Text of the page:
Did you know that there are over 7,000 languages and that half of them will be extinct by the turn of the century?

The number of endangered languages, like the total number of languages, is constantly changing.

When can we say that a language is on the verge of extinction? It occurs when its users begin to teach and speak another dominant language to their children, relegating and ostracizing it.

Because of the nature of endangered languages, there are often few speakers left, and information about them can be difficult to come by. It is even possible that the last known speaker of a language dies without leaving public records, forever condemning a language considered a minority due to its small number of speakers.

More than a dozen languages are spoken by only a few people. As a result, thousands of them are in danger, with over 500 in critical condition. As previously stated, the latter are only spoken by older people and are no longer passed down to younger generations.

Today, I’ll show you the current languages of the world that are in danger of extinction, and for which, unfortunately, we risk losing not only a language, but also everything related to its cultural wealth, knowledge, unique identity, and ideas… so keep in mind that, while it’s great that all citizens of the world can understand each other.

Linguistic diversity is dwindling, and unless a concerted effort is made to protect and pass on these languages to future generations, they will perish. The extinction of a language represents a massive loss of scientific and cultural knowledge. Something that affects us all in the same way. As a result, they are just as important as The Endangered Languages Project, a collaborative initiative aimed at facilitating the documentation and revitalization of at-risk languages around the world.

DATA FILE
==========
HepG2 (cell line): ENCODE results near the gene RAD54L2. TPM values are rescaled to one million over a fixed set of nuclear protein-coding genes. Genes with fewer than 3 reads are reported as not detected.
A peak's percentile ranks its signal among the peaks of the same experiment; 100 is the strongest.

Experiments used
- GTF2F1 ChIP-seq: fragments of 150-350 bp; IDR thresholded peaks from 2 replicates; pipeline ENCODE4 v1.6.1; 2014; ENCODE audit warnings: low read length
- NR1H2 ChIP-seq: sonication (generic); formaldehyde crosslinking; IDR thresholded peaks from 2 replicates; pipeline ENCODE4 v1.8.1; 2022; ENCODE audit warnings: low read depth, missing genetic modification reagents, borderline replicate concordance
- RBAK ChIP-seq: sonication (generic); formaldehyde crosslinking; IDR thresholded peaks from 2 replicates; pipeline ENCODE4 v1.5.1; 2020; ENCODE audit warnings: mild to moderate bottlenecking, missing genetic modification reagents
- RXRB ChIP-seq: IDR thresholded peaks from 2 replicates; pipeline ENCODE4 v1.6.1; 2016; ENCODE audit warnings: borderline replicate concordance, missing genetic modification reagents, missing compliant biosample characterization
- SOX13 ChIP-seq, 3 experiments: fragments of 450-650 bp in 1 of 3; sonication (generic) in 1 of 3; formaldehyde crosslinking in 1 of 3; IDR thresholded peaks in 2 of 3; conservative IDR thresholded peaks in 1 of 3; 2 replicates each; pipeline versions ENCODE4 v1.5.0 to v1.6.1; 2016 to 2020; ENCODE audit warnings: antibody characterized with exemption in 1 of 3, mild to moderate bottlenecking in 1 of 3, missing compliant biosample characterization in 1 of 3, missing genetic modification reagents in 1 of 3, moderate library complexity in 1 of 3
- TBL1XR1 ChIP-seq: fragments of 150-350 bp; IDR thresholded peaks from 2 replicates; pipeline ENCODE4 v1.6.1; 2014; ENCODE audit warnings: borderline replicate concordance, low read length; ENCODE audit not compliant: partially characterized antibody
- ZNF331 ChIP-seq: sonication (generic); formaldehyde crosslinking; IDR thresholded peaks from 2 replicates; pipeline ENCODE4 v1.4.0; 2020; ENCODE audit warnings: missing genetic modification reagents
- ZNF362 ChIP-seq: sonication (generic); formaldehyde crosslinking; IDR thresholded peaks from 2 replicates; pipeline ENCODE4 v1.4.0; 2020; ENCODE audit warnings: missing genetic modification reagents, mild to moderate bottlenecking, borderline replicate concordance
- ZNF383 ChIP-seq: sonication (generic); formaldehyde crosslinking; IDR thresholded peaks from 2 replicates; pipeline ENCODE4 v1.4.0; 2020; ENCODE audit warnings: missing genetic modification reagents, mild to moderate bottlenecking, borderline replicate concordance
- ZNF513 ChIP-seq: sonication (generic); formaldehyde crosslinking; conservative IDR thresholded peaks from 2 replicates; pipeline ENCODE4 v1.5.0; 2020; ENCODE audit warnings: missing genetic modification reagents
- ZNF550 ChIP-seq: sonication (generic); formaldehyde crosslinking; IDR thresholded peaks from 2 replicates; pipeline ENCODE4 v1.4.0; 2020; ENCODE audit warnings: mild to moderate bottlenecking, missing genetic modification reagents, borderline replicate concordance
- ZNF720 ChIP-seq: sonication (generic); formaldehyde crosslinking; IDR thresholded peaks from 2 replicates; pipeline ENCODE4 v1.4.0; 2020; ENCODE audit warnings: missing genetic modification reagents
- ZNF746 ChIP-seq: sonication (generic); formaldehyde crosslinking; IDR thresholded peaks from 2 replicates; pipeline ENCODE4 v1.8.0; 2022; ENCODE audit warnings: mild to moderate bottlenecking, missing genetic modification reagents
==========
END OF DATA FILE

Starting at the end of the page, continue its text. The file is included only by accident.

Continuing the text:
The Endangered Languages Project

This initiative began in June 2012, and its website is constantly updated. The languages included, as well as the information displayed about them, are provided by the Catalogue of Endangered Languages (ELCat), which strives to have the most up-to-date and accurate data on our planet’s endangered languages. There are now over 7,000 information sources about endangered languages, including presentations, academic publications, and research.

How many languages are on the verge of extinction?

More than 3,000 languages are endangered, and 500 are critically endangered, out of the 7,139 languages currently spoken (data from Ethnologue 2021). Institutional languages, on the other hand, are less likely to be endangered because they have been adopted by governments, schools, the media, and other organizations, and many of them are used as second languages. According to the UN, learning languages can help promote peace.

  • Resígaro

This Amazonian language is threatened with extinction. She was born in Peru and had only one surviving speaker, Rosa Andrade Ocagane, who died in 2016 at the age of 67. One of the most endangered languages is Resgaro, which is spoken by the last woman in the Peruvian Amazon. It was always a very limited language.

  • Puelche